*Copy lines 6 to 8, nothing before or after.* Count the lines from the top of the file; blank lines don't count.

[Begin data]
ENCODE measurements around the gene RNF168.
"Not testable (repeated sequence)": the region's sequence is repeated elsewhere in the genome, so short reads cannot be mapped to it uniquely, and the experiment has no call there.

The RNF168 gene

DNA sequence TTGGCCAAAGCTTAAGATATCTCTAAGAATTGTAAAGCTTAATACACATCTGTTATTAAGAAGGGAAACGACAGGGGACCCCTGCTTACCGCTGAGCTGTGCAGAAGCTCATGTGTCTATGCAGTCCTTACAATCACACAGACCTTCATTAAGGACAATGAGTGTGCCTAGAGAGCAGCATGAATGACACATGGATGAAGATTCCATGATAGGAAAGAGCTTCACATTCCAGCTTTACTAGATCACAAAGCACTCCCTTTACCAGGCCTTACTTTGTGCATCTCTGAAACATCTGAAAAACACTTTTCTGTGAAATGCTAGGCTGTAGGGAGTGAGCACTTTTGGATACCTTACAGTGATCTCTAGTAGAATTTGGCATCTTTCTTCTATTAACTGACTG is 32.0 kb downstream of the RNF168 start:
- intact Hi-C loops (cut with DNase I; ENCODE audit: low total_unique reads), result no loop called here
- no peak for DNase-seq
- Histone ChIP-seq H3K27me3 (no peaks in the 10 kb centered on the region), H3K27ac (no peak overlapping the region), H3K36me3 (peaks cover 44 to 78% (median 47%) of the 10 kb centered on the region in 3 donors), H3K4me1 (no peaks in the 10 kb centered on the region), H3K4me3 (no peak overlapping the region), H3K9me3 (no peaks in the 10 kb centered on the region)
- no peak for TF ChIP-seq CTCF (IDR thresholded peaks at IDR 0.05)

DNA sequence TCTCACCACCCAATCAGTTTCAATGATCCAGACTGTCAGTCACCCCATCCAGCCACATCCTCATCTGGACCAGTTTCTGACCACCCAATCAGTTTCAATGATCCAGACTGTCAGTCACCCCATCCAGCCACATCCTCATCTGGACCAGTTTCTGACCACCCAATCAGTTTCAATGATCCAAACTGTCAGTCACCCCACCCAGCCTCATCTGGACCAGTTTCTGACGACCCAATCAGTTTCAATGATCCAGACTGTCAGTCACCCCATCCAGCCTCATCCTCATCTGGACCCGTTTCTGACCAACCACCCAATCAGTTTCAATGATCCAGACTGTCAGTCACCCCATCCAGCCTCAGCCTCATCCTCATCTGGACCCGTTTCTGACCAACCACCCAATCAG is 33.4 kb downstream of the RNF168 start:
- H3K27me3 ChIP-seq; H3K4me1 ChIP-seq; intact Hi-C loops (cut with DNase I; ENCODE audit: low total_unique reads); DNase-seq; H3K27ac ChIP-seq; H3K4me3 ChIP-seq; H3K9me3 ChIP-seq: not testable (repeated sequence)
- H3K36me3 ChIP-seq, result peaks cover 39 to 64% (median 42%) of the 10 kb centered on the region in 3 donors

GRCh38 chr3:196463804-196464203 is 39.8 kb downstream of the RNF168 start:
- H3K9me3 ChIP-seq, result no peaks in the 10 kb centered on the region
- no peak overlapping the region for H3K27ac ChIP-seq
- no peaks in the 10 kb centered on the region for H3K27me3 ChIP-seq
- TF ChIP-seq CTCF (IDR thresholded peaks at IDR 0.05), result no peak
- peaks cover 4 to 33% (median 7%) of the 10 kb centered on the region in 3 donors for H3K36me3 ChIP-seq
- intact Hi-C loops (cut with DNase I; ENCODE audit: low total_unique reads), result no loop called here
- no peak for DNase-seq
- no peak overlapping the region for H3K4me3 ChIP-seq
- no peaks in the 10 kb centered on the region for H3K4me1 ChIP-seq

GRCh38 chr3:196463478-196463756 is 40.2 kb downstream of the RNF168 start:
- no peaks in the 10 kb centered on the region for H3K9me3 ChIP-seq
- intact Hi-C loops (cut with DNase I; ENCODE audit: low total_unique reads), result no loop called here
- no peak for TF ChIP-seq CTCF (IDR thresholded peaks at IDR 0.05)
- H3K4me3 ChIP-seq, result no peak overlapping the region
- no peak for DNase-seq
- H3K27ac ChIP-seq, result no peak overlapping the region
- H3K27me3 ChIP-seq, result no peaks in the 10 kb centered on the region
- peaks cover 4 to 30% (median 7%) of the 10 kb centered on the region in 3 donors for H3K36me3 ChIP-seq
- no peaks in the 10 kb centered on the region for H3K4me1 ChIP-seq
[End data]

- no peak for DNase-seq
- Histone ChIP-seq H3K27me3 (no peaks in the 10 kb centered on the region), H3K27ac (no peak overlapping the region), H3K36me3 (peaks cover 44 to 78% (median 47%) of the 10 kb centered on the region in 3 donors), H3K4me1 (no peaks in the 10 kb centered on the region), H3K4me3 (no peak overlapping the region), H3K9me3 (no peaks in the 10 kb centered on the region)
- no peak for TF ChIP-seq CTCF (IDR thresholded peaks at IDR 0.05)